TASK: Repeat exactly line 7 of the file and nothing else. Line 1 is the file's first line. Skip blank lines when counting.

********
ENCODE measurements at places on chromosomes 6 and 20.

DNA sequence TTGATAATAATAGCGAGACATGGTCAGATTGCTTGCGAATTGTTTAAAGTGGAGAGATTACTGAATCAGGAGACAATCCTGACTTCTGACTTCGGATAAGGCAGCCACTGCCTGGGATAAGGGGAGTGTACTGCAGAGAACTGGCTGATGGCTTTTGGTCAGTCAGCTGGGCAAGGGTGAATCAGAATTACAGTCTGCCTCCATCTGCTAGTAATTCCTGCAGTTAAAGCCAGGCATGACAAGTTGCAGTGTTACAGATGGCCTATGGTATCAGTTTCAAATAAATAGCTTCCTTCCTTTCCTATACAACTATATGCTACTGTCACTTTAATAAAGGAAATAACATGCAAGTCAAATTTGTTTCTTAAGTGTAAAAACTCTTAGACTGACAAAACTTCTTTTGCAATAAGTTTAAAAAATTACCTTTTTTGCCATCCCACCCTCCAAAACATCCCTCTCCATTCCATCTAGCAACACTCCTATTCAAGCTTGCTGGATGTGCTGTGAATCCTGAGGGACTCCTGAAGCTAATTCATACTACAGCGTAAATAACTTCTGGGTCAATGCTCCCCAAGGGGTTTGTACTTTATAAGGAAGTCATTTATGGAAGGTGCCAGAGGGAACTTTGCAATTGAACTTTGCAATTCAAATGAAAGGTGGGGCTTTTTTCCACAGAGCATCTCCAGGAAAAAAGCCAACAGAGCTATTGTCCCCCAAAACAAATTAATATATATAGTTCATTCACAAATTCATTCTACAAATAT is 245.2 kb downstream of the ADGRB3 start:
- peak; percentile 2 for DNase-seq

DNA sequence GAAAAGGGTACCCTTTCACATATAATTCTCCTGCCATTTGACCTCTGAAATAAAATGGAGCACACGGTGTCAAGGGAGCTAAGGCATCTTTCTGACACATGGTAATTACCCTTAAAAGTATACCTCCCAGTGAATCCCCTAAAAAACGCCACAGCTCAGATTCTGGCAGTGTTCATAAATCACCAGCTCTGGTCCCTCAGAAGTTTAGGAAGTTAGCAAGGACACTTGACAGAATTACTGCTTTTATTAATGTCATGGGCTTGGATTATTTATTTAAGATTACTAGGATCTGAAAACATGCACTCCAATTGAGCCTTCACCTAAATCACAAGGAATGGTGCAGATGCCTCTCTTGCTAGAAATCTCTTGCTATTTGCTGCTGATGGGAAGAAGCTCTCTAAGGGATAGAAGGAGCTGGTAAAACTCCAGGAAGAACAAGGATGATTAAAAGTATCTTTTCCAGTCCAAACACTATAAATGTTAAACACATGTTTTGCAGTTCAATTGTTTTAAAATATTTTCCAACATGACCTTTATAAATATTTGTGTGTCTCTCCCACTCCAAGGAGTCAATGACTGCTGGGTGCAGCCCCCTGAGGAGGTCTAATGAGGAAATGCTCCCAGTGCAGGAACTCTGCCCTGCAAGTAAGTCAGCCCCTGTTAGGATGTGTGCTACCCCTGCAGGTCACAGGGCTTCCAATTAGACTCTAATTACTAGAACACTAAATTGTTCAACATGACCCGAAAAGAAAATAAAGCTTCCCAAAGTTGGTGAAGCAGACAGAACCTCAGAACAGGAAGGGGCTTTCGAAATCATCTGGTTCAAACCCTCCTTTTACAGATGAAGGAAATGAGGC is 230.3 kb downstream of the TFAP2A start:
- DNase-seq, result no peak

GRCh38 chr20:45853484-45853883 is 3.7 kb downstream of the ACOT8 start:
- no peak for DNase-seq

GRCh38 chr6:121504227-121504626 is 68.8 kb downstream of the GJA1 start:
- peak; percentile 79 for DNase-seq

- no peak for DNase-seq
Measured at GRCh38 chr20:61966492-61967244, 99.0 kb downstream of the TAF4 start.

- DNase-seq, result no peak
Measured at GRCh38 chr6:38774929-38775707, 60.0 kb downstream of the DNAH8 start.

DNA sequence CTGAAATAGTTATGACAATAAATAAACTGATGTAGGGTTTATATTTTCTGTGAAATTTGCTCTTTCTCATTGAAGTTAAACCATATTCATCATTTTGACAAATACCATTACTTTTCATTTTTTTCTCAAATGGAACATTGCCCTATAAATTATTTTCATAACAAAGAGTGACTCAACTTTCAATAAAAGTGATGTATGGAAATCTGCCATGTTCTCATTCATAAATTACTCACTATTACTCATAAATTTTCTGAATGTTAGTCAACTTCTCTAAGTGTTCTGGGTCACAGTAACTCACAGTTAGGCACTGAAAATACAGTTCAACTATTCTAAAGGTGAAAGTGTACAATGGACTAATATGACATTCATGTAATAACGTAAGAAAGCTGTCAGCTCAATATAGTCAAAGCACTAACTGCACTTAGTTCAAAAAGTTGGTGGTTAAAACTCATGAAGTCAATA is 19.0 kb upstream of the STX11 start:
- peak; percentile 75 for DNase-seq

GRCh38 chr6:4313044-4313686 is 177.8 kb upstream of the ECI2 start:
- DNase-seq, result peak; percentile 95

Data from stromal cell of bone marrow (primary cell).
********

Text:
- no peak for DNase-seq